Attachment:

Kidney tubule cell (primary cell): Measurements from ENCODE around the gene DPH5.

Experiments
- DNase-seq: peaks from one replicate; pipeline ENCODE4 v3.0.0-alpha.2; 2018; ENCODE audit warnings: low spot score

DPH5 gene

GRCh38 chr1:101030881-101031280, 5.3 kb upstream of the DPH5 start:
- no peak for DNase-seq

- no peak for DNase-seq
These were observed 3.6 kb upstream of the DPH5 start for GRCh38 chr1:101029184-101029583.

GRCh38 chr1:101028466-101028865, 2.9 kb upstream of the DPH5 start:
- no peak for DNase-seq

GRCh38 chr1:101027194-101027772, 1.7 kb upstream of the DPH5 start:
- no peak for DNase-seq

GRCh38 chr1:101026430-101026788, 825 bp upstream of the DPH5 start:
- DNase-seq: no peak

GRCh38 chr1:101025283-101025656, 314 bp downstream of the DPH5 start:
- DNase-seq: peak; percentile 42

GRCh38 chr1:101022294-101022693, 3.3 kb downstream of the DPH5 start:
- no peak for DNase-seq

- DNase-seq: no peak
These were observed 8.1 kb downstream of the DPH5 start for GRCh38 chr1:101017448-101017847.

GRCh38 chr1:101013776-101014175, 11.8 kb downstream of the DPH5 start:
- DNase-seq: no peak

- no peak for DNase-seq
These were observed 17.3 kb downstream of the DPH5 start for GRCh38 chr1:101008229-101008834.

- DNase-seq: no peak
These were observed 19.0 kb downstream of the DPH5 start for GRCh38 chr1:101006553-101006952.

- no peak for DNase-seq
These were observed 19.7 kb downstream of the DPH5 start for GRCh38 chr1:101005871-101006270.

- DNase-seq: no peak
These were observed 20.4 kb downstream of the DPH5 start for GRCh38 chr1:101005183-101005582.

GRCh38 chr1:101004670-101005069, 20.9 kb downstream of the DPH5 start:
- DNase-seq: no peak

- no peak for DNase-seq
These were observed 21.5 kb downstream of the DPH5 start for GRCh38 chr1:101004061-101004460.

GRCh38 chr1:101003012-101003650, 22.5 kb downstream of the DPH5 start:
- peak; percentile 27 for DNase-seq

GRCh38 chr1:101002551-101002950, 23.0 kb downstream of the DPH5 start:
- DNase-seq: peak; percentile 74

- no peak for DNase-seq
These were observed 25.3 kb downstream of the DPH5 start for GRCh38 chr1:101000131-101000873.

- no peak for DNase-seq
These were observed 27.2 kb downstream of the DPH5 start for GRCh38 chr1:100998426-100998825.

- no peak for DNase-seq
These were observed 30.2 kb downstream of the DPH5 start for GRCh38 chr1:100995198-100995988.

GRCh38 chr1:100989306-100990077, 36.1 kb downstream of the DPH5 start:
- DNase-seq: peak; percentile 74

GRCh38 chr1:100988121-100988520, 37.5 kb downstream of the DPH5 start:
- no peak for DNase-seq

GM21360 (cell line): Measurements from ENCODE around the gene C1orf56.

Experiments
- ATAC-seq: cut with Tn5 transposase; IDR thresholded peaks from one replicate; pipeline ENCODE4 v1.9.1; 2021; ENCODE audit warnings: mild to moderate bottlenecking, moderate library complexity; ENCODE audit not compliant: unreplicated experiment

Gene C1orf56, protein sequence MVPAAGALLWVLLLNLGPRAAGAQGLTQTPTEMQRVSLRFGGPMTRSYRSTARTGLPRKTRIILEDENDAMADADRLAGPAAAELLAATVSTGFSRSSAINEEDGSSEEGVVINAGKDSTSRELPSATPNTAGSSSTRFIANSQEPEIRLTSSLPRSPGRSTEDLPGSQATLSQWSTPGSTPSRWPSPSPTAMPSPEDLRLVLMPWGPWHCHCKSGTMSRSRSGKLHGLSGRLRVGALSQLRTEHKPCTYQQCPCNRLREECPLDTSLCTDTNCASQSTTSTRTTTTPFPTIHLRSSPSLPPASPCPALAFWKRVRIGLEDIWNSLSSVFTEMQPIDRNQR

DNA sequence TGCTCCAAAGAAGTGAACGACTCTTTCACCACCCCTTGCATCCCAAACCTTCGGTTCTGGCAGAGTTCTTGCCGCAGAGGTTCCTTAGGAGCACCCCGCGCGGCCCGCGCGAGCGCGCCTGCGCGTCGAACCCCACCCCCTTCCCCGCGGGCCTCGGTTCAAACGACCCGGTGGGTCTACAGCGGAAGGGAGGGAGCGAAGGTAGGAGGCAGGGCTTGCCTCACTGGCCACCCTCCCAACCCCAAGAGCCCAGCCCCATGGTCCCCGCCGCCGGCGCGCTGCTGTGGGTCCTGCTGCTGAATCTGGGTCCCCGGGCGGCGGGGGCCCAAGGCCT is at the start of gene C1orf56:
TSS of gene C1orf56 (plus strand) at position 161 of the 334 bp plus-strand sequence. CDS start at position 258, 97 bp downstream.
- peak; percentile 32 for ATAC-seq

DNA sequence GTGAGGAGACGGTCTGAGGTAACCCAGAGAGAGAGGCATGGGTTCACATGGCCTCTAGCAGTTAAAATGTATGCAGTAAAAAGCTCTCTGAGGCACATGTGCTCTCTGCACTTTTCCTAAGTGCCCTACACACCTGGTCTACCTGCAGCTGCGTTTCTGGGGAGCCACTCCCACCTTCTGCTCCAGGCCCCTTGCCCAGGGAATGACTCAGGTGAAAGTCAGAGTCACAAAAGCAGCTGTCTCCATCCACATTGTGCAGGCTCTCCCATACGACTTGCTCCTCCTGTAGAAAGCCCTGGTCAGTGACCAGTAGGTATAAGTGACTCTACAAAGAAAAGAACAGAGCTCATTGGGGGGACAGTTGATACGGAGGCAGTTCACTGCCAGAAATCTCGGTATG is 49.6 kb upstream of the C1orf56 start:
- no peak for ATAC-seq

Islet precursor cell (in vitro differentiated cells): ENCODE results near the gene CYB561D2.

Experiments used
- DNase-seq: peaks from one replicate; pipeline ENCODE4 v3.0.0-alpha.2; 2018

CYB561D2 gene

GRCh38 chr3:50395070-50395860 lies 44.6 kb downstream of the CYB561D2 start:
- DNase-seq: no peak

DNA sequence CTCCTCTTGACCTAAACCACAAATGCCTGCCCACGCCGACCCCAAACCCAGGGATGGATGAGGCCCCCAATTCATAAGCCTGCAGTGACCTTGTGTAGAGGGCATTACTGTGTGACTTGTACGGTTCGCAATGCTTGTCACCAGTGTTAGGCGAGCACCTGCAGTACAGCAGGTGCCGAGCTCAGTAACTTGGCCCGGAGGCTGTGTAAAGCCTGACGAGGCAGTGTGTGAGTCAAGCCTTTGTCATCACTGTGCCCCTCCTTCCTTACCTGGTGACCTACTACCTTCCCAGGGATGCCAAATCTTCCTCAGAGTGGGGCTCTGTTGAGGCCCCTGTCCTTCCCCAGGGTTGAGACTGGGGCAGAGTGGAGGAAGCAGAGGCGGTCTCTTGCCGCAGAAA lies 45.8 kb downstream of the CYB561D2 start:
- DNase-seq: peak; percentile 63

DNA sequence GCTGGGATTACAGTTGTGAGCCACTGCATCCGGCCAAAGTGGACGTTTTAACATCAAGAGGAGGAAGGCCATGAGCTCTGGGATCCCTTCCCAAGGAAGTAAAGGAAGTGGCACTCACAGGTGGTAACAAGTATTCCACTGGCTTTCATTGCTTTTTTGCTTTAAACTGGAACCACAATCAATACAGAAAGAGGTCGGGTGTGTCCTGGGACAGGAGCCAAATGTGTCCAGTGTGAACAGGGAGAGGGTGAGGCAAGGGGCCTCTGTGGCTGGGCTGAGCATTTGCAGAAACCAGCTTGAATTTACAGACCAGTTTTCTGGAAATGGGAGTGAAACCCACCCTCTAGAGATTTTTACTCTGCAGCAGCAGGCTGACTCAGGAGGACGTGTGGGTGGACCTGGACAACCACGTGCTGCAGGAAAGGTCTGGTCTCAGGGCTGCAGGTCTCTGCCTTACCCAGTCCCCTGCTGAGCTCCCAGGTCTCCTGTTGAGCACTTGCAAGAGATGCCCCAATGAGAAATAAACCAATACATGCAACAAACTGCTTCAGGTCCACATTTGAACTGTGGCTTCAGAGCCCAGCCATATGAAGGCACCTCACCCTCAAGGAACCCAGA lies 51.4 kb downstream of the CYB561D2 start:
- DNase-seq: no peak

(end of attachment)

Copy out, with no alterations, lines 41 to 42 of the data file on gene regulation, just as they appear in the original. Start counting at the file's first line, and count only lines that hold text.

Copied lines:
- no peak for DNase-seq
These were observed 27.2 kb downstream of the DPH5 start for GRCh38 chr1:100998426-100998825.